Apple sells 100 million iPods

NEW YORK Mon Apr 9, 2007 3:31pm EDT

Apple Chief Executive Steve Jobs introduces iPod Nanos to the crowd at the Yerba Buena Center of the Arts theater in San Francisco, California, September 12, 2006. Apple Inc. said on Monday it has sold 100 million iPods since launching the digital media player in November 2001. REUTERS/Dino Vournas

Apple Chief Executive Steve Jobs introduces iPod Nanos to the crowd at the Yerba Buena Center of the Arts theater in San Francisco, California, September 12, 2006. Apple Inc. said on Monday it has sold 100 million iPods since launching the digital media player in November 2001.

Credit: Reuters/Dino Vournas

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NEW YORK (Reuters) - Apple Inc. has sold its 100 millionth iPod in just over five years, boasting on Monday that the digital device was "the fastest selling music player in history" that appeals to both young and old.

Since its November 2001 launch, the portable music player has become the must-have gadget worldwide, with Apple introducing more than 10 new models to incorporate changing technology such as the ability to record and play videos, hold photos, and with more varied, fashionable colors.

"iPod has helped millions of people around the world rekindle their passion for music, and we're thrilled to be a part of that," Apple's COE Steve Jobs said in a statement.

Apple said its iTunes online music store has sold more than 2.5 billion songs, 50 million television shows and more than 1.3 million movies.

The market-leading iPod has taken over from the original portable audio player with headphones, or the Walkman, that was launched by Sony Corp. in 1979.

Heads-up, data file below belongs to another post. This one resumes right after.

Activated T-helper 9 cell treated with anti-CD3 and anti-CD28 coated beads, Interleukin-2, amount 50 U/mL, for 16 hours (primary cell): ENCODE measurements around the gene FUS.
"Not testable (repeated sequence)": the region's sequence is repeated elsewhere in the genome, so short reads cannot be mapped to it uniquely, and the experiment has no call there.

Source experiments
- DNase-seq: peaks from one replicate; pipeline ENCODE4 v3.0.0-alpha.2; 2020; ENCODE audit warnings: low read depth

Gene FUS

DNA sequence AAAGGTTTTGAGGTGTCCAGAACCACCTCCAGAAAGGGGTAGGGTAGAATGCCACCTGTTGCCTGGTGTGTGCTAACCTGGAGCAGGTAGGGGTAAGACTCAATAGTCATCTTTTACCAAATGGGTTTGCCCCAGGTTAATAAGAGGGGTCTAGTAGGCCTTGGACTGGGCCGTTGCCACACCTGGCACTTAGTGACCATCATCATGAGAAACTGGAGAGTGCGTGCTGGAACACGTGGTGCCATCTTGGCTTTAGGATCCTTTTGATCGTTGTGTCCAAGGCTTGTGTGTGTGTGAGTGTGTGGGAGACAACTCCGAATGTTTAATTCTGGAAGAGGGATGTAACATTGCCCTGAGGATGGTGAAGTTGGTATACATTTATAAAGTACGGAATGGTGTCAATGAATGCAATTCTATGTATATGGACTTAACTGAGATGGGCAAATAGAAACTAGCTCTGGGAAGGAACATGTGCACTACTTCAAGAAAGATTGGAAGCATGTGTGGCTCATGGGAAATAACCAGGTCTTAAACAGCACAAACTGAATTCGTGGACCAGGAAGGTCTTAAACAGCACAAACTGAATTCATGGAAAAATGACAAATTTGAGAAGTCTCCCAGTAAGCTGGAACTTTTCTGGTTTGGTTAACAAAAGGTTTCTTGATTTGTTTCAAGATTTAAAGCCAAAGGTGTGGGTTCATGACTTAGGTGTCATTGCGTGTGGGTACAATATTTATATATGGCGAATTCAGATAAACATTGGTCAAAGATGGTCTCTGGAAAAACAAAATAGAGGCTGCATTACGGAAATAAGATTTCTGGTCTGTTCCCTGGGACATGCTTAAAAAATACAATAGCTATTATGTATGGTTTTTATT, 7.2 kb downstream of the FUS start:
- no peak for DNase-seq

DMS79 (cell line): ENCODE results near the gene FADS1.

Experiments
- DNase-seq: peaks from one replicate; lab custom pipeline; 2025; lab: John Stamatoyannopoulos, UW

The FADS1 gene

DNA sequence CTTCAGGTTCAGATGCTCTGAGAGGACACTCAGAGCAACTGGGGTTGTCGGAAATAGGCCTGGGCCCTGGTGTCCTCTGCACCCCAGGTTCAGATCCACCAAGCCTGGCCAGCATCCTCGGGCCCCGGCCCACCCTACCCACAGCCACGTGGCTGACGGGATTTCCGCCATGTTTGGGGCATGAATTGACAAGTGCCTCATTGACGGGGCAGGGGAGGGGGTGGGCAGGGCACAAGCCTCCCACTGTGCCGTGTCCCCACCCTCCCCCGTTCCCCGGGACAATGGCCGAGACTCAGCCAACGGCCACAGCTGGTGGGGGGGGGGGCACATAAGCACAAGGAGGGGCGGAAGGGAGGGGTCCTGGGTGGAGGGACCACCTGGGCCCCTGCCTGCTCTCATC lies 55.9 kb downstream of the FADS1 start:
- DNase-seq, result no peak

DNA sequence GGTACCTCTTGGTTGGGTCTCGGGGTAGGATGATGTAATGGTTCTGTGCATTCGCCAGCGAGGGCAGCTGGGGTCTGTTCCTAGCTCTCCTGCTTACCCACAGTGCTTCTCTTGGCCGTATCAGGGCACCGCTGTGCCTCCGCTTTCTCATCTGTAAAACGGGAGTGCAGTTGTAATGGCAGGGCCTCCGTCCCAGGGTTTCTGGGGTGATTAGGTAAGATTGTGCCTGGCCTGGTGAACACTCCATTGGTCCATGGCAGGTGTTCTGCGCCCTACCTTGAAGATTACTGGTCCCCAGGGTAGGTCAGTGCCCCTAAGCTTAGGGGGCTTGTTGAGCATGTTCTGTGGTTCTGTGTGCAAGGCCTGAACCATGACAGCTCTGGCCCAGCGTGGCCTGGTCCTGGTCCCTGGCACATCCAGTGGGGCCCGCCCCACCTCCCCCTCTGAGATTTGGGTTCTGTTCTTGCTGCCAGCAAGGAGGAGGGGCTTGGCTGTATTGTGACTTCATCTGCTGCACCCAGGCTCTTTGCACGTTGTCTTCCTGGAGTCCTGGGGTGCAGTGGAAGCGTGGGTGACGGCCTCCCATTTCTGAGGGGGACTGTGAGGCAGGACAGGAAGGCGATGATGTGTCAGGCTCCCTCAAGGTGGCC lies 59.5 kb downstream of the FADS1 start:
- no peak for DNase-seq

Grammy Award-winning singer Mary I. Blige said it was hard to remember life before the pocket-sized iPod.

"iPod is more than just a music player, it's an extension of your personality and a great way to take your favorite music with you everywhere you go," she said in a statement.

Current versions of the iPod are priced at about $249 and are no longer just ubiquitous among urban teenagers.

A survey of 100 people aged 99 years and older released earlier this month by U.S. health care co-ordinator Evercare found four percent of respondents had listened to music on an iPod.

The iPod has also sparked a vast range of over 4,000 accessories varying from cases to speaker systems and more than 70 percent of 2007-model U.S. cars offer iPod connectivity.

The iPod has become so commonplace that one of Australia's biggest banks, the Commonwealth Bank, has used a recent version -- the slimline Nano -- to compare global currencies and purchasing power in 26 countries, similar to the Big Mac index launched 20 years ago by The Economist magazine.

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